Underworld: Rise of the Lycans
Sony Pictures // R // $39.95 // May 12, 2009
Review by Adam Tyner | posted May 8, 2009
R E P L A Y
A D V I C E
Rent It
E - M A I L
this review to a friend
R E V I E W S
Graphical Version
Look, if
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you want to see werewolves...y'know, do something, Dog Soldiers just came out on Blu-ray, and its sticker price is half of what Underworld: Rise of the Lycans is going for. On the other hand, if you're up for watching a gaggle of stiff Brits stand around under a blue filter and gloweringly ham it up for an hour and a half...well, here you go.

The first two Underworld flicks are guilty pleasures, sure, but they knew what they were doing: vampires versus werewolves, a cacklingly over-the-top arsenal of bleeding-edge weaponry, a hell of a lot of splatter, and a camera that never really stops leering at Kate Beckinsale's ass in painted-on leather. Rise of the Lycans rolls the clock back who-the-hell-knows how many hundreds of years to the start of this blood feud, so that means Beckinsale's out, and so are the submachine guns, silver nitrate slugs, and fluorescent ultraviolet shells. C'mon, where's the geek fantasy? Swords, Ren faire costumes, and a collagen-injected Rhona Mitra are kind of a sorry substitute.

If you're up on your Underworld mythology, you already know the core of the plot, and it doesn't hurt that it's pretty much the same skeleton of a story -- Romeo and Juliet with creatures of the dark -- warmed over for the third time straight. Rhona Mitra takes the reins as Sonja, the rebellious daughter of vampire overlord Viktor (Bill Nighy). The countryside has been overrun by mindless, ravenous werewolves, but that's hardly any concern of Viktor who keeps his coven safely sheltered within his castle's walls. The mutant birth of Lucian (Michael Sheen) heralds a new breed of werewolf: the lycan, a creature that can freely transform between man and beast. Viktor finds that they make ideal slaves, and Lucian is so doggedly loyal to his master that he willingly spawns as many of these monsters as is demanded of him, even though he too is sneered at as a pet and is bound by the same spiked silver collar as his brethren. It kind of goes without saying that vampires and lycans aren't supposed to be diddling each other, so cue the forbidden love and starcrossed romance between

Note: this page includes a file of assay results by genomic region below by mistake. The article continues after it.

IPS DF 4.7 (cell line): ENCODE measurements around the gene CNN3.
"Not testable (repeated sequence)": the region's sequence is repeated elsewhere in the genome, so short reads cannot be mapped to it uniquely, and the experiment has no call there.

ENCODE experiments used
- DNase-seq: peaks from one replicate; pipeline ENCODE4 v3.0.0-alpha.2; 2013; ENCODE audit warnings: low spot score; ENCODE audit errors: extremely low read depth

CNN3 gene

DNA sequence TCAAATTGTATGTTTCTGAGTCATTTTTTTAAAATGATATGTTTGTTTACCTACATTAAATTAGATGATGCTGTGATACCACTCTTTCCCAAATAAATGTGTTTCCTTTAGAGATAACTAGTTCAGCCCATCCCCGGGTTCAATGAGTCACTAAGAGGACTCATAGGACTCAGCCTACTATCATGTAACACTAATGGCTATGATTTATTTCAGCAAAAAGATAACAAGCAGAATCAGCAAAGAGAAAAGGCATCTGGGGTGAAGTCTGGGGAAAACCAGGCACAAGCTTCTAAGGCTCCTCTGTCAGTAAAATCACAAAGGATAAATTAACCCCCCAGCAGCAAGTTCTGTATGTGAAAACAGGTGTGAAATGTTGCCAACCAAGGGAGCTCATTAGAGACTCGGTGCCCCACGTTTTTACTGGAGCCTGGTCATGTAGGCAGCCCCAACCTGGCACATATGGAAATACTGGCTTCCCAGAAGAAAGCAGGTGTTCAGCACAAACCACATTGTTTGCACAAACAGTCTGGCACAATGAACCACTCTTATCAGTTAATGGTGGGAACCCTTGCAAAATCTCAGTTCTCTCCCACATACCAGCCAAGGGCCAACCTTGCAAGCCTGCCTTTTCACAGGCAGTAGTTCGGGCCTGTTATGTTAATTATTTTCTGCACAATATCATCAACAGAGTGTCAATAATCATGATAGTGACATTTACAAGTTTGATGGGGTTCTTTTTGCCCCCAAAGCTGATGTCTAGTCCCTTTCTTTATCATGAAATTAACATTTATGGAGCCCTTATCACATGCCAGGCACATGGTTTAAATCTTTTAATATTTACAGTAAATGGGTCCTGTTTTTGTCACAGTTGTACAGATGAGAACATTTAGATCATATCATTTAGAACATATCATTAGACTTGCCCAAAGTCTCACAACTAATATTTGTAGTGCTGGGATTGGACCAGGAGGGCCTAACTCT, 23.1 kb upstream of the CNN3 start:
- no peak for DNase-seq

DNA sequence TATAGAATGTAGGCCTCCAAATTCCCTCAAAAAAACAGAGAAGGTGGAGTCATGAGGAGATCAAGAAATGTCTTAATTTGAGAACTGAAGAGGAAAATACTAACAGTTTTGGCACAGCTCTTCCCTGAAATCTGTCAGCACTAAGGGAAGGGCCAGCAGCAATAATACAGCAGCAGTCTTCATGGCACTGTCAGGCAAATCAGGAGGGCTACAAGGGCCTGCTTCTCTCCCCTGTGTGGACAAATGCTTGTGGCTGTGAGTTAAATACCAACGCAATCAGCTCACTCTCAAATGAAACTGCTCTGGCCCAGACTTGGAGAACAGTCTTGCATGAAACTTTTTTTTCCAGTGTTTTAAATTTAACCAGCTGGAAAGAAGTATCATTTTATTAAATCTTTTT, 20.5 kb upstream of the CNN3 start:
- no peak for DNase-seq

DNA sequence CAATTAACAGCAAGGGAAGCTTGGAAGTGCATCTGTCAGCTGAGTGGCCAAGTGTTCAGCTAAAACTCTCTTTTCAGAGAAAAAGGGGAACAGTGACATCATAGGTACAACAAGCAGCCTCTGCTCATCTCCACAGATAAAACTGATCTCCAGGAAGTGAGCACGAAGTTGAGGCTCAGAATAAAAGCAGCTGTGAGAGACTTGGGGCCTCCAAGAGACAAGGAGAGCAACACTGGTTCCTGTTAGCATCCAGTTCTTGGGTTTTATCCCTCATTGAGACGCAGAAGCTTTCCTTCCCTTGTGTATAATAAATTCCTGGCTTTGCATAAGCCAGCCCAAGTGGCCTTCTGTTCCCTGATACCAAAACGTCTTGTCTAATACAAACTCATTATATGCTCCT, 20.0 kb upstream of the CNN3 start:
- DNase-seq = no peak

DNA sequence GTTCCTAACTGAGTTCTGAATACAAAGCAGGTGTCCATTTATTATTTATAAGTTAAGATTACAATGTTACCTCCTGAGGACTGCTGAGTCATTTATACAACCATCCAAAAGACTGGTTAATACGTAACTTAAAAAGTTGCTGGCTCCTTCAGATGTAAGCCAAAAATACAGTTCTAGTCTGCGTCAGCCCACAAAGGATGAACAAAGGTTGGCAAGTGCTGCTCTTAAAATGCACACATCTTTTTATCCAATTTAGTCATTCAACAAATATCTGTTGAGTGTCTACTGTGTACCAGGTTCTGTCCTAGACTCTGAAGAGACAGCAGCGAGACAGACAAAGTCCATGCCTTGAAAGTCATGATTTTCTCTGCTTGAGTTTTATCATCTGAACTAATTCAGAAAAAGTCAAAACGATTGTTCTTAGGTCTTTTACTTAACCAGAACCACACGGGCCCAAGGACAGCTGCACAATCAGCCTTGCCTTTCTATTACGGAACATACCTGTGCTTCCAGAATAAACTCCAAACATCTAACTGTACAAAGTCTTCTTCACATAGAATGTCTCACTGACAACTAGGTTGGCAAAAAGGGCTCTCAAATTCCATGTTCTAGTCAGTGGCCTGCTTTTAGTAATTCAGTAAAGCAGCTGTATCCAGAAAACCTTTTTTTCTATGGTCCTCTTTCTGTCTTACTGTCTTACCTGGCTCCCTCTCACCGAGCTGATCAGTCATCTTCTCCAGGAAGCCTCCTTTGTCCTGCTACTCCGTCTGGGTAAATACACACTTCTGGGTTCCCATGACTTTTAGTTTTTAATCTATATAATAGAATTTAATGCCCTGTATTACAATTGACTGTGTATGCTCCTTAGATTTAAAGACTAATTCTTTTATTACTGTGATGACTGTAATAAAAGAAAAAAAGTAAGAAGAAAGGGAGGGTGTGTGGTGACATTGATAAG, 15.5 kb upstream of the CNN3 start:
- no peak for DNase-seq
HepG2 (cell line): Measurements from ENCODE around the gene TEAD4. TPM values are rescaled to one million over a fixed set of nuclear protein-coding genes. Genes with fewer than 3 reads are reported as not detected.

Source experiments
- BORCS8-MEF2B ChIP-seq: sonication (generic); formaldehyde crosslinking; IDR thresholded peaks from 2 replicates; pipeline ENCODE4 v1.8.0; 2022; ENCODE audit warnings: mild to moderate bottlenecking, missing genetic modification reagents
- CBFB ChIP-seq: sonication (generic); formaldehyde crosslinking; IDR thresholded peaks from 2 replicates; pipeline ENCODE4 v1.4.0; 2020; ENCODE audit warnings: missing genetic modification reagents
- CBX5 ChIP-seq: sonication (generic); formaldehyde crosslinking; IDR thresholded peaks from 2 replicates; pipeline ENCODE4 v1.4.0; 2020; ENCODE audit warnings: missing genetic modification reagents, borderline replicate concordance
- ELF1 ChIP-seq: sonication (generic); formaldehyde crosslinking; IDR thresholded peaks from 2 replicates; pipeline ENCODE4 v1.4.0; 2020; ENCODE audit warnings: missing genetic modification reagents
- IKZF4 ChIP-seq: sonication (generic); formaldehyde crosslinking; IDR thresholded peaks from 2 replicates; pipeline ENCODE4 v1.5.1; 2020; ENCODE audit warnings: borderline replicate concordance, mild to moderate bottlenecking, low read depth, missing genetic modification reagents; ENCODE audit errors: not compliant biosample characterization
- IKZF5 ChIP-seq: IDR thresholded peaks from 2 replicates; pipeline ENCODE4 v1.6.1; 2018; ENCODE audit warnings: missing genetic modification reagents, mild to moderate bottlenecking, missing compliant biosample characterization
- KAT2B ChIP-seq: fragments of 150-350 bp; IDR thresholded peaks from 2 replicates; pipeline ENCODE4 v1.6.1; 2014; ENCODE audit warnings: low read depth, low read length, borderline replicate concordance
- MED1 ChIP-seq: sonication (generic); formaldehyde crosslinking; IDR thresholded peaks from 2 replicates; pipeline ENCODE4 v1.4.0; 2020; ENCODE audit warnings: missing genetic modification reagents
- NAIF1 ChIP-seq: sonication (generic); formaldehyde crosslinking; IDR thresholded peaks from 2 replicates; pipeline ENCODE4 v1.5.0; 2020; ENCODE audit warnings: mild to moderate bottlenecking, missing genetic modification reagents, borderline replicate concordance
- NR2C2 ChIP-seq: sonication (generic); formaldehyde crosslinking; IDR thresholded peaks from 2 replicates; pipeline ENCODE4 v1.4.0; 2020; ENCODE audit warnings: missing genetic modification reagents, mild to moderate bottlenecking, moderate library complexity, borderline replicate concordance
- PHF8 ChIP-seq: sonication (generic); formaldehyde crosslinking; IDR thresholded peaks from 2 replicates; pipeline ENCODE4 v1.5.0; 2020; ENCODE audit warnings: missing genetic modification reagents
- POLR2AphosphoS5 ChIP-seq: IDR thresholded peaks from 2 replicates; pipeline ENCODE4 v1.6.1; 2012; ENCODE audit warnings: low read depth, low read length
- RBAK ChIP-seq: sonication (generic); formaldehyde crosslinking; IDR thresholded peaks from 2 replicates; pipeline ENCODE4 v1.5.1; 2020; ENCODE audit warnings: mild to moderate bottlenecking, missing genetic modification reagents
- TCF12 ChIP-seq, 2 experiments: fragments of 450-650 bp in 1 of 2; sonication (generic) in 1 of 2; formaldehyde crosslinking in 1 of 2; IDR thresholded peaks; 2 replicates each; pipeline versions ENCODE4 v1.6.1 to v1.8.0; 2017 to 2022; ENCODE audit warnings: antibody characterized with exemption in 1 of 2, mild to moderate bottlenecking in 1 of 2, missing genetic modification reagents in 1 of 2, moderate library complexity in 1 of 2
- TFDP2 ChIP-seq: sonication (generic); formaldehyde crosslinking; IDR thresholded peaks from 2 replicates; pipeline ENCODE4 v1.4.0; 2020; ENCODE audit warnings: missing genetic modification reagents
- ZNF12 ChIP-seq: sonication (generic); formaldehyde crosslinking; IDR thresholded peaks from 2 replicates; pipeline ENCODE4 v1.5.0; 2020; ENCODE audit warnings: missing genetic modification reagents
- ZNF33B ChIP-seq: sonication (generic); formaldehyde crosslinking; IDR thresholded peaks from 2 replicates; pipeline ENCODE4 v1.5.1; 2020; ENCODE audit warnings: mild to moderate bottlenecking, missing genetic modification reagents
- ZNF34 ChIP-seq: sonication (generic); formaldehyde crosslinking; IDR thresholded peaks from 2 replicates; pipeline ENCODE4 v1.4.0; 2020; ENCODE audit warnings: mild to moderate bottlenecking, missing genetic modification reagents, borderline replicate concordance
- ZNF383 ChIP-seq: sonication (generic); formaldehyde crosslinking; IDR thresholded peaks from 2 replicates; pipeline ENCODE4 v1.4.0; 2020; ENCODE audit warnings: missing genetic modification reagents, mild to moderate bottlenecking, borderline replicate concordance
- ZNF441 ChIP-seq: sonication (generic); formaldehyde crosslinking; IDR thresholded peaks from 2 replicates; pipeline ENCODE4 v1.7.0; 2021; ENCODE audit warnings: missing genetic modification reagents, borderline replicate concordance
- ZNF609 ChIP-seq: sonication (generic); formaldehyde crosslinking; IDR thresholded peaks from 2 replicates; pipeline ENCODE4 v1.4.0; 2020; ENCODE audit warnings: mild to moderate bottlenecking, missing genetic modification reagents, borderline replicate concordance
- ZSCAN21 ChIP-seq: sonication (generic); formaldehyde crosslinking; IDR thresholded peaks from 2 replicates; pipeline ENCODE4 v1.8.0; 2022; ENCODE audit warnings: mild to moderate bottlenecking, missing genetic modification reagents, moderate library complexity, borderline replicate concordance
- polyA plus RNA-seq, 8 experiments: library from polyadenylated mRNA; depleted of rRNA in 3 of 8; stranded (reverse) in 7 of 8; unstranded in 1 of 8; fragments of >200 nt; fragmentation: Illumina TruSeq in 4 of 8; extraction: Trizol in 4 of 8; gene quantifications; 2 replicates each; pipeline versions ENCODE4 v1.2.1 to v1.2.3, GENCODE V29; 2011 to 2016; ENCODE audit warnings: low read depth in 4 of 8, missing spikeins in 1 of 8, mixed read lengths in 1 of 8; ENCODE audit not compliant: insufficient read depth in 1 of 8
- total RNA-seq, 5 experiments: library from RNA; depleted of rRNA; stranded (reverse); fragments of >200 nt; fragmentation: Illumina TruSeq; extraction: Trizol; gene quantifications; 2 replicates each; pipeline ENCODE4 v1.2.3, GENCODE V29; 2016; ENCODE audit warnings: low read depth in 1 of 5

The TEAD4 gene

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Sonja and Lucian. You know what happens next: a PG-13-friendly sex scene complete with Lucian being reverse cowgirl-ed over a cliff, their secret discovered!, a couple of Passion of the Christ-ish floggings, stinging betrayals, and, apparently, the rise of the lycans.

The Underworld franchise has always been saddled with a unnecessarily dense backstory, and Rise of the Lycans is so slavishly devoted to it that there's not much room -- or at least not enough cash in the budget -- for much of anything else. It'd be one thing if this were a six minute prologue or flashback, but an hour and a half movie...? I really couldn't care less about the one-dimensional characters, a tepid romance, or that third-rate Shakespearean rehash of a plot: I just wanna see werewolves carving their way through a legion of fanged vampires. Rise of the Lycans definitely delivers on some of that -- the action is slathered in gore, with vampires and lycans alike being sliced straight down the middle, impaled by oversized crossbows, and carved apart into bloodied, fist-sized chunks -- and the scale of some of these setpieces is startlingly elaborate. The thing is that they're separated by long, long stretches of nothing that seem to drag on more and more as the movie slo-o-o-o-wly trudges along, and the dark lighting, spastic cutting, and unusually tight shots make it kind of tough to tell what's going on anyway.

It doesn't help that the movie looks so low-rent. The distractingly rubbery werewolf costumes look like they were grabbed off the shelf at Big Lots, the bright, cartoonish computer generated blood is embarrassing, the sets are so artificial that you can practically picture a grip munching on a cheese sandwich just off-frame, Rise of the Lycans